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[Bug 29277] [XP31] Evaluating function calls does not mention evaluation of dynamic or static function calls that have no FunctionBody

From: <bugzilla@jessica.w3.org>
Date: Tue, 17 Nov 2015 15:09:49 +0000
To: public-qt-comments@w3.org
Message-ID: <bug-29277-523-uwcXqUpTQV@http.www.w3.org/Bugs/Public/>
https://www.w3.org/Bugs/Public/show_bug.cgi?id=29277

--- Comment #12 from Abel Braaksma <abel.braaksma@xs4all.nl> ---
(In reply to Michael Dyck from comment #10)
> 
> > Another suggestion is to include the word *closure* in the text, as that is
> > a commonly well understood term. Something like "the dc and sc of the
> > NamedFunctionRef expression become part of the closure of the function
> > implementation".
> 
> I think that would raise more problems than it solves. (Does every function
> implementation have a closure? What is it? Is it different from the nonlocal
> variable bindings?)

Fair enough. 

Though there is a section in XP31 that describes how functions are rewritten
using a wrapper function with the same signature (for function coercion,
actually), which I think is what most people mean with closure: a set of vars
or contextual objects that are "closed in" in the function body.


> > Let me try:
> > * fn:name is a built-in function
> > * fn:current is a host-language-dependent function
> > * ex:network-address (extension function in processor) is an external
> > function
> > * f:filter-nodes (stylesheet function) is ???
> 
> (I believe the intent was that a stylesheet function would also be
> classified as a host-language-dependent function. From the point of view of
> the XPath spec, there's no distinction between an external function and a
> host-lang-dependent function; that distinction only has meaning from the
> point of view of the host language (if any).)

I now think that the main problem lies with using the term "the implementation
of F is implementation-dependent". Colloquially, this refers to anything else
that the spec calls "implementation-dependent", but here it is specifically
meant to mean "any function that does not have a function body".

Which is still confusing, as both in XQuery and XSLT you can create a function
that has a function body that is not a FunctionBody, that is considered here as
"implementation-dependent" but that actually is very much
"user-specified/dependent".

If we "click around" we may land on the DC definition of "named functions"
which uses "implementation-dependent implementation" differently: 

<quote>
Named functions can include functions with implementation-dependent
implementations; these functions do not have a static context or a dynamic
context of their own.
</quote>

This suggests that "IDI" functions are something special with no DC/SC, where
apparently it typically means "any function, except FunctionBody functions".

> Strictly speaking, "built-in function" means "functions defined in the F&O
> spec", which would only include fn:name from your list above. However,
> Michael Kay's parenthetical goes on to more precisely define the set of
> functions addressed by the paragraph.

In the discussed section, "built-in functions" is not linked. But it has indeed
a TERMDEF. Following the definition leads (alas) to more questions:

<quote>
[Definition: The built-in functions are the functions defined in FO31 in the
<snip>FO31-namespaces</snip>] The set of built-in functions is specified by the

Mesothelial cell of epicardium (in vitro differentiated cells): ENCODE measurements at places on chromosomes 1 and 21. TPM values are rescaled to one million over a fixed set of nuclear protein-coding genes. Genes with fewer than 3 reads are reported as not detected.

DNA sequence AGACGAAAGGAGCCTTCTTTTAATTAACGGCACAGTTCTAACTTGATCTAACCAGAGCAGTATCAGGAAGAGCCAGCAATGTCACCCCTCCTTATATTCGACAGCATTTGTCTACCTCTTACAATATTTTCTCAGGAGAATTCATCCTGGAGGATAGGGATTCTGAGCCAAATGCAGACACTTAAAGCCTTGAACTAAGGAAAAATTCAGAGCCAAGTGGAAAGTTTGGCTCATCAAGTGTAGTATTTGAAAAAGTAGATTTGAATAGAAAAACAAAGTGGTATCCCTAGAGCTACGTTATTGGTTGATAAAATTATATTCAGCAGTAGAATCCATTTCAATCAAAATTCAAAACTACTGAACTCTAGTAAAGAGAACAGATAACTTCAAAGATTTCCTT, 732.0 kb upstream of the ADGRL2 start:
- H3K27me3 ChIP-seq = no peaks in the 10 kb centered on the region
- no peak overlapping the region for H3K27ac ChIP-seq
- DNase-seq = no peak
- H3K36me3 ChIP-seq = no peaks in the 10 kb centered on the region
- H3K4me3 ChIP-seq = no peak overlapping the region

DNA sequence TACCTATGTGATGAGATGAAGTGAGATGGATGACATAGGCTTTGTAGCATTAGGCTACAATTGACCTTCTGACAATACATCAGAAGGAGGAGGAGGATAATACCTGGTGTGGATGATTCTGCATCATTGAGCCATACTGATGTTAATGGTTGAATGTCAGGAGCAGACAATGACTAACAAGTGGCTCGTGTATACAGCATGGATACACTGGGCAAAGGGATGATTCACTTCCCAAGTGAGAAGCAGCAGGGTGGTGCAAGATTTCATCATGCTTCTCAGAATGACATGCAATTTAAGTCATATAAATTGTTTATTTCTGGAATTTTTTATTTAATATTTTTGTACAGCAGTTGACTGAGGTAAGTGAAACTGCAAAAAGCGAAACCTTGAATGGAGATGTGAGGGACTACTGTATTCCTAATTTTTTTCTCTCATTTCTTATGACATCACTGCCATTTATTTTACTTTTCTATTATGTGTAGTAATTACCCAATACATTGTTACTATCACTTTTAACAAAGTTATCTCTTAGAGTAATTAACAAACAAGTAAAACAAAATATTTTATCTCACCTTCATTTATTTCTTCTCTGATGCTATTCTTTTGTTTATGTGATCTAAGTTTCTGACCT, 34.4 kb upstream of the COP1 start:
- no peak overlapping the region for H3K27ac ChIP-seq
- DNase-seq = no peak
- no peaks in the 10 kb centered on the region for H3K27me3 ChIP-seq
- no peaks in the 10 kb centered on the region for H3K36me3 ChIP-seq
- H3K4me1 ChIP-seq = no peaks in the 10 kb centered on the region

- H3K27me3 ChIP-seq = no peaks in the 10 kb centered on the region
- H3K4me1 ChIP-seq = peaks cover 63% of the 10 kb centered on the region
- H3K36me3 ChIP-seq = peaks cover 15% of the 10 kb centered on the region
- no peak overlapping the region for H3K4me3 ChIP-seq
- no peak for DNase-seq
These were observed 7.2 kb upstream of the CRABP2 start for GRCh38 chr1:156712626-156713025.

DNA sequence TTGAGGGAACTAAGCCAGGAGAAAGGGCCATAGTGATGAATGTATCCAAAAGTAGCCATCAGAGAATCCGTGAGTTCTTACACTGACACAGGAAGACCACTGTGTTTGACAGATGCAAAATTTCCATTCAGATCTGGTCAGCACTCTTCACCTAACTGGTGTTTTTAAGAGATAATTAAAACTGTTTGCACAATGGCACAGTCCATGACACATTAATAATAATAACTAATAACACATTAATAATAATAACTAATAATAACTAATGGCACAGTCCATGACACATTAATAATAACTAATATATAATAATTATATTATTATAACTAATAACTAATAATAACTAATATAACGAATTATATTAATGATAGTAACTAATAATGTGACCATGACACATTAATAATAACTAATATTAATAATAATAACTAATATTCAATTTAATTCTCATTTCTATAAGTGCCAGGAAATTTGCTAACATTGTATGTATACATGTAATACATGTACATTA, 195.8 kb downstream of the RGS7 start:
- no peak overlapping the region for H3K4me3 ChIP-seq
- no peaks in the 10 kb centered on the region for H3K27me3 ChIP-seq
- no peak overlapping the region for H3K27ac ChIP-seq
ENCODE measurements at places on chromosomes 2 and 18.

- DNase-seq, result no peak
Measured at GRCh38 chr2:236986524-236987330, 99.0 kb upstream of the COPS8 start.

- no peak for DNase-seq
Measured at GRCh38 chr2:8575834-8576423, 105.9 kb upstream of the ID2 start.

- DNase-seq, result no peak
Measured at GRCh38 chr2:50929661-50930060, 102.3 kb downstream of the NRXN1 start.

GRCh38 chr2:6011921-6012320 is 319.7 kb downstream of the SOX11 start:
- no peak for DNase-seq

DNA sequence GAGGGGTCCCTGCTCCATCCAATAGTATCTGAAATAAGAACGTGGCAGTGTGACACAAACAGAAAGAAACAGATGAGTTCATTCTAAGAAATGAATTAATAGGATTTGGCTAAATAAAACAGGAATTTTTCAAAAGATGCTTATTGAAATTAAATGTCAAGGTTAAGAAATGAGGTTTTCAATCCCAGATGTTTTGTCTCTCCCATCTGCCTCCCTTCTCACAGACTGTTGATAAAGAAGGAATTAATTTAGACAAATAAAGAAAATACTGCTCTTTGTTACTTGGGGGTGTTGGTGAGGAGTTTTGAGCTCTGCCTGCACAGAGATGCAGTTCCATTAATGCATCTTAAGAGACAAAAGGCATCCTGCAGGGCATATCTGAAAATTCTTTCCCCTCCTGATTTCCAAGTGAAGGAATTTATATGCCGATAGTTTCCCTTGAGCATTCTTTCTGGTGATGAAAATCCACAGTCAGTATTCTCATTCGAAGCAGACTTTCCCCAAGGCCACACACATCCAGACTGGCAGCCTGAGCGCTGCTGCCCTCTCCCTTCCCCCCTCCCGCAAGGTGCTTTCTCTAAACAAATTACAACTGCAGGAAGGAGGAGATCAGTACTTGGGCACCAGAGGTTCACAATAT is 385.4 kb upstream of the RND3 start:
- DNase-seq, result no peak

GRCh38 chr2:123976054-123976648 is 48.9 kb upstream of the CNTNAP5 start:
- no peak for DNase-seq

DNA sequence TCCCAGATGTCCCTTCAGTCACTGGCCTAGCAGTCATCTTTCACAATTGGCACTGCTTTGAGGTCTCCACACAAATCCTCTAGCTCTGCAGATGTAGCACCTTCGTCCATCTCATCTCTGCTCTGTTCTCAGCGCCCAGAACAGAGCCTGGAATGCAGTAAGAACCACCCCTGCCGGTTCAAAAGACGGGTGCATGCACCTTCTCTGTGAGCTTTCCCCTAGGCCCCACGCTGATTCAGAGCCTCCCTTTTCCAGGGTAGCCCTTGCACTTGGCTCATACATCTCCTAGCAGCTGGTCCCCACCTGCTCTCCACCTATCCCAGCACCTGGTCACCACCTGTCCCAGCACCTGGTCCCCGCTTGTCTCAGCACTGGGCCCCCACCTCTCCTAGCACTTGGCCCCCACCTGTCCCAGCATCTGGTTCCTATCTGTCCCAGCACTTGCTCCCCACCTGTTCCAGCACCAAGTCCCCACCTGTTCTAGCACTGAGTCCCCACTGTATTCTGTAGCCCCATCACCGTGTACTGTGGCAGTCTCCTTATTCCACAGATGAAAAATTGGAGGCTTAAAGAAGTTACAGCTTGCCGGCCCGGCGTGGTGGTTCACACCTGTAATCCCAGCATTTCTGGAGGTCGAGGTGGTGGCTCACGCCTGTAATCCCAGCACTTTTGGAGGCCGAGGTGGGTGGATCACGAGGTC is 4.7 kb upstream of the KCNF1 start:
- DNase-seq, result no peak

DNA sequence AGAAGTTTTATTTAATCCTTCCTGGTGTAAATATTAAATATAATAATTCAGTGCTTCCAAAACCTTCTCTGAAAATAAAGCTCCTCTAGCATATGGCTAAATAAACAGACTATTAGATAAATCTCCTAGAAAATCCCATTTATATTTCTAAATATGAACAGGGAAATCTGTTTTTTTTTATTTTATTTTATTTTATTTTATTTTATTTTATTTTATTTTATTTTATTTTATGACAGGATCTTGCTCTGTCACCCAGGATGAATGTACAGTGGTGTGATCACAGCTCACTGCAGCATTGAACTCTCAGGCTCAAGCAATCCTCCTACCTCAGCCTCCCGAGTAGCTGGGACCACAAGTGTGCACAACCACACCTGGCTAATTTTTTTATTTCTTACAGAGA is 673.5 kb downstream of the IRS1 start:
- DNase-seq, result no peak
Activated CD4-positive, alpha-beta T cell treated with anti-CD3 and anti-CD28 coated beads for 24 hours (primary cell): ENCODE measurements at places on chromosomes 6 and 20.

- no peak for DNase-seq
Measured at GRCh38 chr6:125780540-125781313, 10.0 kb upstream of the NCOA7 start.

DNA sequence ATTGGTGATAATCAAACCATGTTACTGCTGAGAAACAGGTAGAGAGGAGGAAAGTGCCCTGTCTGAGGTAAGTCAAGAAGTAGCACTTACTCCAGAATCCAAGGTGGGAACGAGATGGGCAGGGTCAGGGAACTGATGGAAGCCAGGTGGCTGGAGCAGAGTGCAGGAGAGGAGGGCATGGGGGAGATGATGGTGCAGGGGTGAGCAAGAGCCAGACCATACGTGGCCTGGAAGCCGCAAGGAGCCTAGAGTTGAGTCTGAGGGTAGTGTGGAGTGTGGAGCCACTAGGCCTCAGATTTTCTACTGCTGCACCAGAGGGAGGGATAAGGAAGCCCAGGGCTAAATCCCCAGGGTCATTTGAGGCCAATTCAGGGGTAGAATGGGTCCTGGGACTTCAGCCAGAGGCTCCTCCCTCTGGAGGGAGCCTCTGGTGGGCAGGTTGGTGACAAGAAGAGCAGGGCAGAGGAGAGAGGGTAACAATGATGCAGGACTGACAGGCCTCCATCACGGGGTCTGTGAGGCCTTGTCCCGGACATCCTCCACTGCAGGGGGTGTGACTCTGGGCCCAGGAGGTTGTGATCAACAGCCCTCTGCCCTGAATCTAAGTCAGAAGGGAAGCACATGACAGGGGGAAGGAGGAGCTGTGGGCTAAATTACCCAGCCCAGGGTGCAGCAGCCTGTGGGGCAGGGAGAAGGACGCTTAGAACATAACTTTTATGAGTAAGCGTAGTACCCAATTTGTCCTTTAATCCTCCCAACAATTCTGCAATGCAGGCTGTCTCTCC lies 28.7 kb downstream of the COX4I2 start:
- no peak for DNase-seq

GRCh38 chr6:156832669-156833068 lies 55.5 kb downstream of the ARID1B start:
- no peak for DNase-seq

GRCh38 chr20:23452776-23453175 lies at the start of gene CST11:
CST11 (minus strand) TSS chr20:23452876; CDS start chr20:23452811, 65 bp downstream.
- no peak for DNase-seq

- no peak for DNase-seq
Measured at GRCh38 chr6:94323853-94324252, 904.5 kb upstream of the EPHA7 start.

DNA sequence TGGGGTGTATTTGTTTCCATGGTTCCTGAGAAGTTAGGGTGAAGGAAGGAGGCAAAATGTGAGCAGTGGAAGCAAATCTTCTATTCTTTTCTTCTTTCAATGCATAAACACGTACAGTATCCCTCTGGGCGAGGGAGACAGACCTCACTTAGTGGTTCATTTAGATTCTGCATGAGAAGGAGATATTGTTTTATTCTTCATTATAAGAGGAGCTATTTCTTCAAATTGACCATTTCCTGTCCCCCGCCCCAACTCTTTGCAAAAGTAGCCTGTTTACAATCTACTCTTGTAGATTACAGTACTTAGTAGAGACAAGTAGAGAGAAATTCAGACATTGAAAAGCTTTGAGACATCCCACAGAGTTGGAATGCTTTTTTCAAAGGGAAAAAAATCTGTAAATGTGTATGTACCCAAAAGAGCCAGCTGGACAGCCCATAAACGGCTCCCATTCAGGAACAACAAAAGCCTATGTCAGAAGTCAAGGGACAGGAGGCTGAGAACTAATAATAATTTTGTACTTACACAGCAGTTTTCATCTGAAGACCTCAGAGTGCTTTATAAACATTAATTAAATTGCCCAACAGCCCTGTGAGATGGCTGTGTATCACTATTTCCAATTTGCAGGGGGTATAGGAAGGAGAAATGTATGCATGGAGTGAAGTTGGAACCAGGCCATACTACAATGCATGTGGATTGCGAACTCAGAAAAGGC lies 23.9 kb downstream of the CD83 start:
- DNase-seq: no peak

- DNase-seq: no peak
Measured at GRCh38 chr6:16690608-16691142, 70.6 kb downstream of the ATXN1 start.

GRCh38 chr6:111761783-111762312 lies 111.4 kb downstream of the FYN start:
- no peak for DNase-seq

host language. Additional functions may be provided in the static context.
XPath per se does not provide a way to declare named functions, but a host
language may provide such a mechanism.
</quote>

This definition starts by saying exactly what it is: any function in FO31. Then
a host-language defined limitation "set of ..." is applied*, which can be
expanded by an undefined means and by "a way to declare named functions".

*) The sentence "The set of built-in functions is specified by the host
language" seems to contradict the previous statement, which says that the
built-in functions *are* the FO31 functions. I think what is meant is "A host
language may define a limitation of the whole set of built-in functions that is
available in the static context."

---------------------------------------------

I also noticed the following (related, but not mentioned here before)

1)
<quote>
Errors raised by external functions are implementation-defined (see 2.2.4
Consistency Constraints).
</quote>

--> There is no mention of "external functions" in 2.2.4. There is a mention in
D.14, again pointing to 2.2.4.

--> There is no definition of "external functions"

2)
<quote>
Errors raised by host-language-dependent functions are implementation-defined.
</quote>

--> here, and in the para before it, "host-language-dependent function" is used
as term, but has no explanation, nor does it appear elsewhere in the spec.
While the term may seem clear, it is ambiguous: FO31 is a host language of
XP31, but this is not meant. XSLT30 is a host language and I think it means
fn:current and the like, but not stylesheet functions?

3)
The term built-in functions is used 12x, of which 5x it is not linked to the
TERMDEF, of which at least 3x ought to be linked (at least in the section
discussed here).

And may I suggest an alternate wording? Because I do not think the term
"implementation-dependent implementation" has any benefit being used here, the
sole difference seems to be:

a) Functions that have a FunctionBody
b) Functions that do not have a FunctionBody

Isn't that much simpler? Together they are clearly the total set, something
that is not easily achieved using different terminology for the two sets.

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Received on Tuesday, 17 November 2015 15:09:55 UTC

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